"Dieu se rit des hommes qui se plaignent des conséquences alors qu'ils en chérissent les causes" Jacques-Bénigne Bossuet
by Melanchthon on Tue Oct 6th, 2009 at 05:37:59 AM EST
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Gold Hits 18-Month High as Dollar Slides - General * Europe * News * Story - CNBC.com

Gold hit a new 18-month high of $1,025.10 an ounce in Europe on Tuesday as the dollar slipped against a basket of currencies, boosting interest in the metal as an alternative asset.

The dollar fell after a media report, later denied, that Gulf Arab states were in talks to abandon the dollar in oil trade in favor of a currency basket.

A small seasonal increase in demand for physical gold is also supporting prices, traders said.

Any idiot can face a crisis - it's day to day living that wears you out.
by ceebs (ceebs (at) eurotrib (dot) com) on Tue Oct 6th, 2009 at 08:37:11 AM EST
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FT Alphaville » Blog Archive » The world and the dollar react to Robert Fisk
As we reported earlier, The Independent appears to have rocked the world on Tuesday with its Robert Fisk exclusive exposing a secret plot by international central banks to topple the US dollar.

As we've stressed, denials have been coming out thick and fast from all the central banks involved. What's more, the concept of pricing oil in an alternative currency to the dollar is hardly a new one.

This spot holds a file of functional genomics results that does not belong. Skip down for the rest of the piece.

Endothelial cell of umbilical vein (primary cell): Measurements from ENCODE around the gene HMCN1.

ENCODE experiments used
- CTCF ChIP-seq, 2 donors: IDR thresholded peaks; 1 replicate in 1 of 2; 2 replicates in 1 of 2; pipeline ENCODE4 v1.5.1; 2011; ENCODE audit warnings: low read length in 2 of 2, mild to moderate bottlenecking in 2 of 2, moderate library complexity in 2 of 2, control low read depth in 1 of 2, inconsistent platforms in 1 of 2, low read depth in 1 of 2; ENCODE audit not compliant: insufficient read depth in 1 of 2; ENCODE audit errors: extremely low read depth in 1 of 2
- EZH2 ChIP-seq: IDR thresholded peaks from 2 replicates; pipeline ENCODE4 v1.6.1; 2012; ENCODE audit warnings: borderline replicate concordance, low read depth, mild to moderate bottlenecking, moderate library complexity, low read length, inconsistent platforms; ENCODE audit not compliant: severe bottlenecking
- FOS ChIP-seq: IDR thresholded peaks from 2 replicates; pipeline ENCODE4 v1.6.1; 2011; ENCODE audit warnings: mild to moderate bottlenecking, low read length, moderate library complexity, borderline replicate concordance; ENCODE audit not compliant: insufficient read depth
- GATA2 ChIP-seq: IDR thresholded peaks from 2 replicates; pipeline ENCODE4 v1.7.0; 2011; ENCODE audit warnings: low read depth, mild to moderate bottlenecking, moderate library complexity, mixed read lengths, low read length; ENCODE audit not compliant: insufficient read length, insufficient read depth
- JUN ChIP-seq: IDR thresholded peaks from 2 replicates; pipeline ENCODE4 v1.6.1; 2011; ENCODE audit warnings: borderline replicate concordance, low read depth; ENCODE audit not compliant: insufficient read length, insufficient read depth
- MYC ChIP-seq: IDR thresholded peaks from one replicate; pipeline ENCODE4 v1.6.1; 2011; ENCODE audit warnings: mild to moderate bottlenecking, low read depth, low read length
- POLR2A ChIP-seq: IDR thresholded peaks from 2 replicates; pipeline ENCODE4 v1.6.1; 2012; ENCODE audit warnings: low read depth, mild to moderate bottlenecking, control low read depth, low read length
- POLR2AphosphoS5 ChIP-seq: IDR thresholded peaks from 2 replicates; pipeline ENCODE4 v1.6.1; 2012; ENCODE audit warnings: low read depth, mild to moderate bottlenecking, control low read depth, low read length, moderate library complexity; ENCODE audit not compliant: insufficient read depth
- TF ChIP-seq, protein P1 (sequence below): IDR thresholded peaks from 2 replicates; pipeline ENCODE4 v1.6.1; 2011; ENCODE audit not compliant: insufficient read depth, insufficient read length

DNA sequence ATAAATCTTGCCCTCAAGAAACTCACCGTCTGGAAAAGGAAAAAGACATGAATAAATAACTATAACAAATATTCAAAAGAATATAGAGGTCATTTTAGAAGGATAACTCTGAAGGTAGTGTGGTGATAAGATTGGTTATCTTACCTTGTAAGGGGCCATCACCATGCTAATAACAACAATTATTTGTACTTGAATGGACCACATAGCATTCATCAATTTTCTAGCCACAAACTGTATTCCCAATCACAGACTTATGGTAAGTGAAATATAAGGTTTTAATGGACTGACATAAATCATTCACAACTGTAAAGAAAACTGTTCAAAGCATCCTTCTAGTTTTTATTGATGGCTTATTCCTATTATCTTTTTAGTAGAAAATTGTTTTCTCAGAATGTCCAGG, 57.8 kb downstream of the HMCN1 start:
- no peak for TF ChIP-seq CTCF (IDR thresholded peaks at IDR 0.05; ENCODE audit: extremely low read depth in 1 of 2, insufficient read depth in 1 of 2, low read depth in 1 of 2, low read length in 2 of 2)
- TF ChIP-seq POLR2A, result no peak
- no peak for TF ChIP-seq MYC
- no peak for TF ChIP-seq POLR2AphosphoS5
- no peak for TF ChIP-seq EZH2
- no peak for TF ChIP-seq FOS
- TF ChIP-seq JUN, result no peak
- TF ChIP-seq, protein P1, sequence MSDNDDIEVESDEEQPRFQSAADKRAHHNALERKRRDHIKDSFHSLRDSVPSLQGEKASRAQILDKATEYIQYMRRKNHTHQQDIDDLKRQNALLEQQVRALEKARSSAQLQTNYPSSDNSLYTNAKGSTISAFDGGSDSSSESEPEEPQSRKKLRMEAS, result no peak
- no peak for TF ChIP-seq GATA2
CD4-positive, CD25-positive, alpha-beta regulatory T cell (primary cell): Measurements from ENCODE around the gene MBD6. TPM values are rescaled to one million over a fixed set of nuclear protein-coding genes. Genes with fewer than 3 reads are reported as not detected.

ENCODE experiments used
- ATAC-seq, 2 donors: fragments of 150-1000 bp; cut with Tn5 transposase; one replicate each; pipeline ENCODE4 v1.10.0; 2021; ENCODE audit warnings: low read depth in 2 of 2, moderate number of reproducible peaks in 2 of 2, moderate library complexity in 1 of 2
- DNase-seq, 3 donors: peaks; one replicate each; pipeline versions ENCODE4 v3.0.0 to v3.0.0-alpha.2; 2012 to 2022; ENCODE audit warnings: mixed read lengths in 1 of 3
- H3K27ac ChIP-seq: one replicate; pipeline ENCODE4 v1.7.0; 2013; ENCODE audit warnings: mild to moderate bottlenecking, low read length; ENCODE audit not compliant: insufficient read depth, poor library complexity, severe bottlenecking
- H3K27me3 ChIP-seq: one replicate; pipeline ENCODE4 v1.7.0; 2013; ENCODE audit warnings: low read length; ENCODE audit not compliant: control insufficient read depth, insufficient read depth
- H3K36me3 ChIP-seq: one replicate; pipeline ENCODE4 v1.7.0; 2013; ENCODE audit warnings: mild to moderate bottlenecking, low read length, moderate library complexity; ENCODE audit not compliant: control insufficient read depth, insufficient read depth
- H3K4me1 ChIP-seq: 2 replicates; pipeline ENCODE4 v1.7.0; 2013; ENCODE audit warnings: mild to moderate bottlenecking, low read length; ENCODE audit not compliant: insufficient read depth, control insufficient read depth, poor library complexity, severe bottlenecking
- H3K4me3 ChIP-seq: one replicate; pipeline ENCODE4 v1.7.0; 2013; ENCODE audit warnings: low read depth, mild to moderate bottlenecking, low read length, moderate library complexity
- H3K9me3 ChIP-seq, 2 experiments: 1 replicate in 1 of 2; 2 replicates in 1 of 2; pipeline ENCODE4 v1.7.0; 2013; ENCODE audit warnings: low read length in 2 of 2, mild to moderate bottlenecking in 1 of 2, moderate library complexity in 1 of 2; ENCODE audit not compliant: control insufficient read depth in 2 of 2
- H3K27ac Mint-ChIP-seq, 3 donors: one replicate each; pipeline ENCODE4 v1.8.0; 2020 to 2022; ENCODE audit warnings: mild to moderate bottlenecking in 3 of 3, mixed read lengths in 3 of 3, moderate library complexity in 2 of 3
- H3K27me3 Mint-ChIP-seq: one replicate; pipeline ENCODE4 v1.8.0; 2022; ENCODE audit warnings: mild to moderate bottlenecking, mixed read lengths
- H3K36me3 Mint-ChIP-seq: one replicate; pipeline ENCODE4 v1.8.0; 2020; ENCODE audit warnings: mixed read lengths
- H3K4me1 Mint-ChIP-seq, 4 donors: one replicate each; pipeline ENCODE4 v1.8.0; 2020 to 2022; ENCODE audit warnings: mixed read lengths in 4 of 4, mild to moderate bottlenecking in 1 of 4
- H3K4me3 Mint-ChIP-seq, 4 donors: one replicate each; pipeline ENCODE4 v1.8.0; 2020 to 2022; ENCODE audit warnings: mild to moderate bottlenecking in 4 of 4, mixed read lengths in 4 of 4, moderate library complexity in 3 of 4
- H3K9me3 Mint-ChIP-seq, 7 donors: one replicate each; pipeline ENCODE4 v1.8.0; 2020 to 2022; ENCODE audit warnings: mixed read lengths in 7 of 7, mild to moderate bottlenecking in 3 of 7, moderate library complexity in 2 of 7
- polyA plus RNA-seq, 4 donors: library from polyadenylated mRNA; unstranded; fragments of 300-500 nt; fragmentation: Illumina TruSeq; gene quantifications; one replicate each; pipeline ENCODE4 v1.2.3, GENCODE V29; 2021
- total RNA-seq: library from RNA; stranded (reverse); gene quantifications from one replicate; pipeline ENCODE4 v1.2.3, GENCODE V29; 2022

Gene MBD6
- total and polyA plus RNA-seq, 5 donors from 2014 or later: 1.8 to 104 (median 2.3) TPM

Nevertheless, over the last 24 hours the dollar index was significantly underperforming its basket:

So what to make of it all?

Here's some of the market commentary doing the rounds on the matter on Tuesday morning (our emphasis throughout).

"Dieu se rit des hommes qui se plaignent des conséquences alors qu'ils en chérissent les causes" Jacques-Bénigne Bossuet
by Melanchthon on Tue Oct 6th, 2009 at 08:56:31 AM EST
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The G-7 Abandons The Dollar

The greenback fell further after the G-7 would not come to the rescue.

The Group of Seven will let the dollar fall.

The heated climate before the Istanbul meeting led some to expect global policymakers to take a stand, but despite the strong tone, Andrew Wilkinson, senior market analyst at Interactive Brokers, said it was short on action. "It invites investors to test the dollar's lines of resistance in order to see what response, if any, might be forthcoming in the event of a further fall in the value of the dollar," Wilkinson said.

Is this a switch to a panic campaign?

by das monde on Tue Oct 6th, 2009 at 10:29:36 AM EST
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Source? Link doesn't work...

"Dieu se rit des hommes qui se plaignent des conséquences alors qu'ils en chérissent les causes" Jacques-Bénigne Bossuet
by Melanchthon on Tue Oct 6th, 2009 at 01:52:45 PM EST
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I found an article in Forbes which looks like it.
by gk (gk (gk quattro due due sette @gmail.com)) on Tue Oct 6th, 2009 at 03:35:41 PM EST
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Yeah, that's it. Sorry for messing up the link.
by das monde on Tue Oct 6th, 2009 at 10:01:01 PM EST